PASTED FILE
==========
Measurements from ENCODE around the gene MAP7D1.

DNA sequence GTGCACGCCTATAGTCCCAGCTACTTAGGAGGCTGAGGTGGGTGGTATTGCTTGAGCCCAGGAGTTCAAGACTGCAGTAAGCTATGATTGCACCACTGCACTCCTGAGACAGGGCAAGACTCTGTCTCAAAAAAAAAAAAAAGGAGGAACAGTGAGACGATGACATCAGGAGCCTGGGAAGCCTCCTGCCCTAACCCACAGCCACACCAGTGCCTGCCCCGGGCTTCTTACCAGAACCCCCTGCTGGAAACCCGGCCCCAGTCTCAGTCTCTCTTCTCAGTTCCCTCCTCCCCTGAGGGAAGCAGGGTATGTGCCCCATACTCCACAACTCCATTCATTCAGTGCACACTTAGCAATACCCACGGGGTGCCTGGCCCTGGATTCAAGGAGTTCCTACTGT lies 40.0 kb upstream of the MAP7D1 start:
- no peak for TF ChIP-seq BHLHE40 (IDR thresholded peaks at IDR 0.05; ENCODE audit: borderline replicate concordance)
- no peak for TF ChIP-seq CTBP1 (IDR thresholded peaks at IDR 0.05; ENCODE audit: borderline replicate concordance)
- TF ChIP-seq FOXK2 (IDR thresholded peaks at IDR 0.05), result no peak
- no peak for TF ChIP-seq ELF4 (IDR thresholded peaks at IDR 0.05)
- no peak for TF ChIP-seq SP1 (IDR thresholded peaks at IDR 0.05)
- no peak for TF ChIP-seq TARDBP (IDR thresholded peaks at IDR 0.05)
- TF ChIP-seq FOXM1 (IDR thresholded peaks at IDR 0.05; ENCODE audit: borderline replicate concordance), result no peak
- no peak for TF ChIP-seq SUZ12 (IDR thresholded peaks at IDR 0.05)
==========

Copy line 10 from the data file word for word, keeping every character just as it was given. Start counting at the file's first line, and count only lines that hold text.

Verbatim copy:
- no peak for TF ChIP-seq SUZ12 (IDR thresholded peaks at IDR 0.05)